Food stars in Music Theatre Wichita dinner

Josh Rathbun, front left, executive chef at The Ambassador Hotel and its Sienna Tuscan Steakhouse, prepared a memorable seven-course feast for 30 lucky diners at the east-side home of Laura and Phil Knight. 

Josh Rathbun, front left, executive chef at The Ambassador Hotel and its Sienna Tuscan Steakhouse, prepared a memorable seven-course feast for 30 lucky diners at the east-side home of Laura and Phil Knight. 

Story By Joe Stumpe - Photos By Whitney Pulen

    How do you get away with charging $750 per person for dinner? It helps to start with a great cause - Music Theatre Wichita - and host, Bonnie Bing. But you better have some serious culinary chops in the kitchen, which is where Josh Rathbun comes in.    
    Rathbun, executive chef at The Ambassador Hotel and its Sienna Tuscan Steakhouse, prepared a memorable seven-course feast for 30 lucky diners at the east-side home of Laura and Phil Knight. As those patrons enjoyed entertainment by Music Theatre performers on the patio, a show no less engrossing was unfolding in the kitchen.
Rathbun was joined by Shaun Brady, his counterpart at the Kansas City Ambassador, and Jared Williams, a pastry chef at the hotel here; Richard Onkunya, the Ambassador’s banquet manager; and Karl Lakin, a wine expert with Standard Beverage; young Music Theatre cast members; and Roxanne Kellogg, volunteer dishwasher par excellence.
    The trio of cooks set up shop surrounded by plastic storage bins and coolers filled with pots, pans and ingredients hauled from the hotel. They worked fast and yet never seemed to be in a hurry, communicating in a kind of kitchen shorthand and even - at Rathbun’s urging - occasionally pausing for a sip of wine.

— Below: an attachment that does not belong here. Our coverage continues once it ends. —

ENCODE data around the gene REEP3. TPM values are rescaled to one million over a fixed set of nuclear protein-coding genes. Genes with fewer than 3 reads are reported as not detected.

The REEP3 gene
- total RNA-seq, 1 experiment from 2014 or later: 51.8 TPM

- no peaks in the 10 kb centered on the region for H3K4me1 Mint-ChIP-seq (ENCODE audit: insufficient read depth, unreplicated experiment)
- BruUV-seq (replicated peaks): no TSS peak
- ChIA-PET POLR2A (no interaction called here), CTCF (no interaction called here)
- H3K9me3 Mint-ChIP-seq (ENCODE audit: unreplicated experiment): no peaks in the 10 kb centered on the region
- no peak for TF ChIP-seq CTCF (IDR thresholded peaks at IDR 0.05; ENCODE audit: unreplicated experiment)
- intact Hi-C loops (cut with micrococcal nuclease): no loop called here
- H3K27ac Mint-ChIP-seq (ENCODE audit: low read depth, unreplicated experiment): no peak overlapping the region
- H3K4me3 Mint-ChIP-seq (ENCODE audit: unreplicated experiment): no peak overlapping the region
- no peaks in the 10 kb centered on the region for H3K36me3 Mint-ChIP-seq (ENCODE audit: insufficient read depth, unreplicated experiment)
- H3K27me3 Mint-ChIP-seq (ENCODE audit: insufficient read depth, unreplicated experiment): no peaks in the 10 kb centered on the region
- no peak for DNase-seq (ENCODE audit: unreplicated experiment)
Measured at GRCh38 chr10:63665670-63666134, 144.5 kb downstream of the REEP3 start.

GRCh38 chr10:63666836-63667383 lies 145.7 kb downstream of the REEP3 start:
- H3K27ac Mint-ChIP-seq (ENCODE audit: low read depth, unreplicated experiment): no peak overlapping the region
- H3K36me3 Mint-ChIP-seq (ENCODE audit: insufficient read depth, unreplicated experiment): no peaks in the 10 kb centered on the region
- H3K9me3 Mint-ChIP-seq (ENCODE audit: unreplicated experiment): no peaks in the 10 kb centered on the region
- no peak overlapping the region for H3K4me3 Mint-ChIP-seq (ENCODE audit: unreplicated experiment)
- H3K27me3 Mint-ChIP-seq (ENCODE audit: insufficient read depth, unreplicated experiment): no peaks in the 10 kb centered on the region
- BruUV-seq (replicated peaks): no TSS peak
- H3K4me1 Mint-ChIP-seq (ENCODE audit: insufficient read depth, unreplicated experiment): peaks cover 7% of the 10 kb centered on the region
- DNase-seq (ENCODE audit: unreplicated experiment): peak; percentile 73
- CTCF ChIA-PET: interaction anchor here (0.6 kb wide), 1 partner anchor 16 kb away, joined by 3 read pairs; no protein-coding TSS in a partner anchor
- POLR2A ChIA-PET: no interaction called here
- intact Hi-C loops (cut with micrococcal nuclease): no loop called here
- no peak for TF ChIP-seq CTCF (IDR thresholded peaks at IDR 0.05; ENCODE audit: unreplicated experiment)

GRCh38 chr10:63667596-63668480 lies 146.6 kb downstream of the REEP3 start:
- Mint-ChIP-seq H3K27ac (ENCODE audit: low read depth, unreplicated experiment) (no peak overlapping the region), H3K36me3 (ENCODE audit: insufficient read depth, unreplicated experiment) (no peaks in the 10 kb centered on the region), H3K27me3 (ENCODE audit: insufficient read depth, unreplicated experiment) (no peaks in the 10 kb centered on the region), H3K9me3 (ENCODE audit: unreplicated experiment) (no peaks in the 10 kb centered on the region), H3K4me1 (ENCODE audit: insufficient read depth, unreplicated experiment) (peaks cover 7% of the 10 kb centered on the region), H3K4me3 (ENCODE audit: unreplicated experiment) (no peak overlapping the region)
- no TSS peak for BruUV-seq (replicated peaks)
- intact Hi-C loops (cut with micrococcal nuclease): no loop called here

For the appetizer, Brady minced raw beef tenderloin for beef tartare. Rathbun tossed it with mustard, shallots, capers and sesame seeds before mounding the mixture and microgreens on homemade potato chips.
    The first course proper was Foie Gras Tourchon, the latter word French for dish towel, referring to the method of wrapping the fattened goose liver during poaching to achieve a cylindrical shape. It was served on toasted brioche with fresh fig, aged balsamic vinegar and pickled mustard seeds. 
    For the salad course, Rathbun tossed green beans, peppery watercress, luscious tomato confit and a red wine vinaigrette with tuna that had been poached to perfection in olive oil. 
    He followed with one of the most intriguing dishes of the night - agnolotti, a handmade pasta that translates as “little pillow.” It was filled with polenta and tossed with melted marscapone, mushrooms and herbs.
    From there it was on to the serious protein courses - pan-seared barramundi with puréed fennel, golden brown potatoes and pistachios; and then K.C. Strip with roasted carrots and a peach port sauce.
    As a sweet finale, Rathbun served up polenta cake with citrus curd, almond crumble and marscarpone cream.
    Rathbun, who cooked in Australia and Denver before returning to Wichita a couple years ago,  described his menu as “more like a state of mind” than any particular regional genre - “just using seasonal and local ingredients as best as we can, and applying good technique to it.”
    Surrounded by seasoned pros, he had no concerns about being able to execute the meal in a home kitchen.Judging by the diners’ reaction, his confidence was justified.
    “We had people that made reservations to come to the (Ambassador’s) restaurant during the dinner,” he said. “It was a great night."

Rathbun, who cooked in Australia and Denver before returning to Wichita a couple years ago,  described his menu as “more like a state of mind” than any particular regional genre.

Rathbun, who cooked in Australia and Denver before returning to Wichita a couple years ago,  described his menu as “more like a state of mind” than any particular regional genre.